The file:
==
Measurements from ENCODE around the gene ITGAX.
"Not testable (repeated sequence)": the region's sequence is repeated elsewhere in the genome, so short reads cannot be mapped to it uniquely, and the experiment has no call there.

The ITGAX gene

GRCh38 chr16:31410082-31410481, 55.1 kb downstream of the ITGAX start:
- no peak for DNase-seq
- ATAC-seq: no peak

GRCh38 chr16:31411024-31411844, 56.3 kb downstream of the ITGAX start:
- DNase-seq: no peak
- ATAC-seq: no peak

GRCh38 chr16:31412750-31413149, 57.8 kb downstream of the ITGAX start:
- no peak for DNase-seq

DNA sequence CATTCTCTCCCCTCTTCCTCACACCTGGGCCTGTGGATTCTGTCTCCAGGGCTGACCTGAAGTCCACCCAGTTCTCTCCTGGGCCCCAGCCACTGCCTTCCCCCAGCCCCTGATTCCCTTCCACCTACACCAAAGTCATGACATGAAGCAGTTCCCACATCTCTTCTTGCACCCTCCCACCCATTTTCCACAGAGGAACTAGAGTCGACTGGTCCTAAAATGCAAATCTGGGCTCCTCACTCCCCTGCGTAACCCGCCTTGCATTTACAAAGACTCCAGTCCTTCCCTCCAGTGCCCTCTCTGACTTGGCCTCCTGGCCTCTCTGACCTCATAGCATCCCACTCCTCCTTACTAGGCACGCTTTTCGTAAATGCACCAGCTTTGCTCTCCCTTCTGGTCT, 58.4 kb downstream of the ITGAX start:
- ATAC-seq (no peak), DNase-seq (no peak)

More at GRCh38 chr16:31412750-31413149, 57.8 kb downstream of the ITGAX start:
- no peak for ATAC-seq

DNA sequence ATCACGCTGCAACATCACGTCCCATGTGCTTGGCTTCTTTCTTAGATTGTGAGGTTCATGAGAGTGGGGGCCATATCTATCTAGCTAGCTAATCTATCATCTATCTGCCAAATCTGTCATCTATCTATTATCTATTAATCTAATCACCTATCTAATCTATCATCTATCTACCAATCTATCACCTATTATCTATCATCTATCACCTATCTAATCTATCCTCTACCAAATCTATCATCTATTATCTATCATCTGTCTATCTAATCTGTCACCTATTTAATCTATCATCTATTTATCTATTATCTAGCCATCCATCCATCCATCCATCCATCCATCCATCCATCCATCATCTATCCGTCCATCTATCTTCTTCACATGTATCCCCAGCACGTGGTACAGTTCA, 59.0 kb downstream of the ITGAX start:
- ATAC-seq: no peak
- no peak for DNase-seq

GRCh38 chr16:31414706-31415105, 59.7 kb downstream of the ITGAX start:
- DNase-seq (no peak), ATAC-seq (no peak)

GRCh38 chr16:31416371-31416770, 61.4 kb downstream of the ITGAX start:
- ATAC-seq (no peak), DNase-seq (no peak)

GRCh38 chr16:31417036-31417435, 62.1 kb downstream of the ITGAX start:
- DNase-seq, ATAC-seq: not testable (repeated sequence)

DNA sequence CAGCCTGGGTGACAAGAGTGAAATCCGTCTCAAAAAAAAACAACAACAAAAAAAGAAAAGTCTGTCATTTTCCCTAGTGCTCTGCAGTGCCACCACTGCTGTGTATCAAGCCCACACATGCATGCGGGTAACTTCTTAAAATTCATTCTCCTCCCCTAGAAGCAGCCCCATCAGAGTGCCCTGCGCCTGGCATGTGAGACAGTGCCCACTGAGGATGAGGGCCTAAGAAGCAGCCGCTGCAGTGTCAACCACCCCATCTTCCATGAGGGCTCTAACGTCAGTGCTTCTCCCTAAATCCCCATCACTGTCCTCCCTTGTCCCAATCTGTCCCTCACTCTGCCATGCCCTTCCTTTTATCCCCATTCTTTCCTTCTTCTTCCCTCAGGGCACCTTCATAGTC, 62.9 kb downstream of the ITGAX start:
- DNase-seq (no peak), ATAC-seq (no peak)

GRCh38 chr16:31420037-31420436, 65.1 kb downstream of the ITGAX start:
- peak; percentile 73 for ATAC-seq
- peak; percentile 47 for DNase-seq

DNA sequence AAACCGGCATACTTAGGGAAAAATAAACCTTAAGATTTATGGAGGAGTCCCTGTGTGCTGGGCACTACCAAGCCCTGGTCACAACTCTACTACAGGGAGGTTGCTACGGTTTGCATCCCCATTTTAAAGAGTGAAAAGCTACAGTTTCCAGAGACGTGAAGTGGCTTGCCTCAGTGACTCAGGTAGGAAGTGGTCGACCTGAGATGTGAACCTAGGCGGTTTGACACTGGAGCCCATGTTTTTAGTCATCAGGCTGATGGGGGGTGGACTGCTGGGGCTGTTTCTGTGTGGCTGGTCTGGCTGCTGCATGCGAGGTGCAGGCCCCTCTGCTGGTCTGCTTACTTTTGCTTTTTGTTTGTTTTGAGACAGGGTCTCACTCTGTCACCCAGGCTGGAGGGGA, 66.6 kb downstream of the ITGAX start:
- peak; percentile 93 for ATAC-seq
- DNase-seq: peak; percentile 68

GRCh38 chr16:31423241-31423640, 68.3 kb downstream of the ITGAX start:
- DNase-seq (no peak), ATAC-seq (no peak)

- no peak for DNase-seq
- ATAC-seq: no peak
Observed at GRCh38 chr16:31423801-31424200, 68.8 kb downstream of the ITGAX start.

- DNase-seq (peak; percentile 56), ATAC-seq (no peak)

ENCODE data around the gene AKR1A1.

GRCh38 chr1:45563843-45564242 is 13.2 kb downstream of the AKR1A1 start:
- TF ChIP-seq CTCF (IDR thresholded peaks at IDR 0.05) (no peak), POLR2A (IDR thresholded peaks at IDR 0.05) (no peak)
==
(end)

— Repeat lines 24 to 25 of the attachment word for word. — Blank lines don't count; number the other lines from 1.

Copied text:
- DNase-seq, ATAC-seq: not testable (repeated sequence)

DNA sequence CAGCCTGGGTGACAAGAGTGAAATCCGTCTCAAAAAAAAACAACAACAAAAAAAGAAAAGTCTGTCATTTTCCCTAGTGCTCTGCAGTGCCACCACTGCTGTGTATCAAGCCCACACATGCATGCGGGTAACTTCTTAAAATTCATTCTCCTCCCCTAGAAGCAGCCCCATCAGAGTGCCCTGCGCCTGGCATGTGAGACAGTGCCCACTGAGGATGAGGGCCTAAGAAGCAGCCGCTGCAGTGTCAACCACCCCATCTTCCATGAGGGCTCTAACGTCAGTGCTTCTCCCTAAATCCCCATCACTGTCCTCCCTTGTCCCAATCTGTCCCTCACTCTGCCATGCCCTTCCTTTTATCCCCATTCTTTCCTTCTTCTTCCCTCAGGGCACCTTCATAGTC, 62.9 kb downstream of the ITGAX start: